Getting started with Japanese conversation can be a little daunting, but with the right mindset it's easy to hold a short conversation in Japanese without much study.
Step 1: Hold a ten-second conversation in Japanese
You need to put yourself in situations where you can speak Japanese, and have something to say. Staring at a Japanese person like a deer in headlights before reverting to English does not count as 'Language Exchange'.
The basic introduction in Japanese is taught as the first thing in all textbooks. Don't worry about being too polite at this stage, you have to start somewhere:
- Nice to meet you
- I'm Mike
- よろしく おねがいします
- Please be kind to me
This is how you start a conversation with a Japanese person you've never met before. You can mix it up with variations later on, but for now, this is how to start. You will want to change your name from Mike to something else :P
Step 2: Have things to say
Japanese conversation is a little like a video game you have to start from scratch each time you play it.
The first time it will be really awkward and unnatural, you might die straight away if the other person doesn't understand you. Even when you do get a basic introduction accross, the conversation stops there because a) you have nothing else to say or b) you don't understand what the other person is saying.
When you get to this conversational 'game over', it's easy to spot clues for what you need to do to make the conversation progress further next time.
Each time you play, you get further and further into conversation. You'll be able to practice and experiment with responses to commonly occuring questions until eventually, it's no longer a linear series of questions and answers and more like a regular conversation in your native language.
As an example, after you introduce yourself, Japanese people will normally say something like:
日本 語お 上手ですね。
- Your Japanese is very good isn't it?
To which a stock answer would be:
- そんな こと ない です。
- Oh no, not at all.
Which is a nice humble way to respond.
This is a good place to start as a response but you will eventually get bored of parotting out the same phrases over and over again. That's exactly how it's supposed to feel, and you're now ready to experiment with other responses and 'wing it' a little more than you would as a beginner.
To start with though, it's good to build a respository of stock responses to questions you might get asked. If someone asks your age, nationality, job or anything about you, you should have a stock answer prepared and ready to go.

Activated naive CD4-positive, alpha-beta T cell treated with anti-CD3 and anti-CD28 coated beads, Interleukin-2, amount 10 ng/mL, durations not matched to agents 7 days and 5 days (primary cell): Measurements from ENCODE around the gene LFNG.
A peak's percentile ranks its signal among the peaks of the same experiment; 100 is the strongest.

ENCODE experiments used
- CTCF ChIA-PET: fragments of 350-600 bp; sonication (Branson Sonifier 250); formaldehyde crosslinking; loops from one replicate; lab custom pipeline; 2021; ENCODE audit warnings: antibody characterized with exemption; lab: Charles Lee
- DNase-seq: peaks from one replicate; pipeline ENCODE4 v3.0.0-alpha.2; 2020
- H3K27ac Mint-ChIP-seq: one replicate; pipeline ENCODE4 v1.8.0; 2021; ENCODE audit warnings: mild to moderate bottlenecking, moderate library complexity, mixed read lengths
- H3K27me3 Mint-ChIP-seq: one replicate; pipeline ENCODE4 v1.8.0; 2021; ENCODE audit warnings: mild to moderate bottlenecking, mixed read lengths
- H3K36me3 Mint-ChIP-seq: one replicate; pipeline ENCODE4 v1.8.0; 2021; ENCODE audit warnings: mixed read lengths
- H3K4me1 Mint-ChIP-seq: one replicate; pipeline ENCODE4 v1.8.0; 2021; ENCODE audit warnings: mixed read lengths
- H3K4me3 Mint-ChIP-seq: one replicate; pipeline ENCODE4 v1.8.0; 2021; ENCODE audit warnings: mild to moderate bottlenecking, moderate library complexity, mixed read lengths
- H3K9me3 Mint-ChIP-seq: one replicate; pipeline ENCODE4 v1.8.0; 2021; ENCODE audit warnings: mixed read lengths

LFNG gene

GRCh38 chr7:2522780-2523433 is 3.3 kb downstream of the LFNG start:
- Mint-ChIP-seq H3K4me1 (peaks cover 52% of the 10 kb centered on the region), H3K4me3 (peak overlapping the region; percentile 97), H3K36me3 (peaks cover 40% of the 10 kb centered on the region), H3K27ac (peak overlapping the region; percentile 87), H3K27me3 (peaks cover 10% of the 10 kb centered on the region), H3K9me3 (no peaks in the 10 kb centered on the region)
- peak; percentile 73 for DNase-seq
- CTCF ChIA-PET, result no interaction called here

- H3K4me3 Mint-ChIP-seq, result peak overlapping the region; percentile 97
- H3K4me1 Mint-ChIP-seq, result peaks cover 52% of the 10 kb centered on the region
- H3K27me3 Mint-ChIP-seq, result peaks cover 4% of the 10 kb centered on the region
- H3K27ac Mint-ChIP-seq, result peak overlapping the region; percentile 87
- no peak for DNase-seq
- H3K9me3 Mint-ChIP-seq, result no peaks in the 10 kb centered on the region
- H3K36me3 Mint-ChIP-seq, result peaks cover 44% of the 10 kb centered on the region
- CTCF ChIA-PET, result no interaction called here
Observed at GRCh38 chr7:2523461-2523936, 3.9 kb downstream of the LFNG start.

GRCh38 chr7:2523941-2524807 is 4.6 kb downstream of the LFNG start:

The best way to find out what questions to have answers for is to get into as many conversations as possible with Japanese natives.
Step 3: Ask Questions
Talking is good because it allows you to practice, perfect and validate your spoken Japanese. You get an even greater benefit however when you listen to native speakers. They expose you to natural language, new vocabulary and speech patterns that are fundamentally correct because they are native speakers.
When you first meet a Japanese person outside of Japan, unless you already know the answer, an obvious question you can ask them is:
なんで [the country you're in] に きましたか？
Why did you come to X country?
In most cases the answer will either be 'work' or 'study'. The next question would then be either:
- What is your job?
- What are you studying?
This will get them talking, exposing you to some new Japanese and starting off a conversation that isn't entirely centred around you.
Step 4: Tactical Phrases
When you become amazing at Japanese, you may understand something like 95% of what's being said in a one-on-one conversation with a native speaker.
When you're starting out, you'll be lucky to understand 10% at best. It becomes very demoralizing ver quickly to try and hold anything like an adult conversation. But it's imperative that you don't give up.
The quickest way to become fluent is to expose yourself to native speakers. Whether you can consciously feel it or not, your brain is doing all sorts of rewiring in the background so that you can understand the new sounds you're hearing into understandable language.
So, our task is to somehow stay in conversations without understanding most of what's being said. Here are a couple of 'tactical phrases' you can use to help with this.
The equivalent of 'oh really?' in English. You can use this to stall for time while you try to figure out what was just said or think of a topic to change the subject to.
[a word you understood from the last sentence] ですか？
Sometimes you'll hear a long and complex sentence that you understood only a single word from. If you want to steer the conversation towards that word or some context around it (perhaps because you have a little more vocab in that subject area) then simply appending [ですか] to it will have the desired effect.
[a word you didn't understand] は なん ですか
"What does ___ mean?" At this point you're being a little more honest and asking them to explain what a word means in easier Japanese. Japanese native speakers in general have no idea what Japanese is 'easy' for foreign learners so you're not likely to get any better an understanding of the word you're asking about, however it might steer the conversation into easier territory for you.
Using a combination of a basic introduction, some stock phrases, good questions and a few sneaky tactics, you should find it easy to hold a one minute conversation in Japanese.
Know any better techniques for Japanese conversations? Leave a comment and let us know!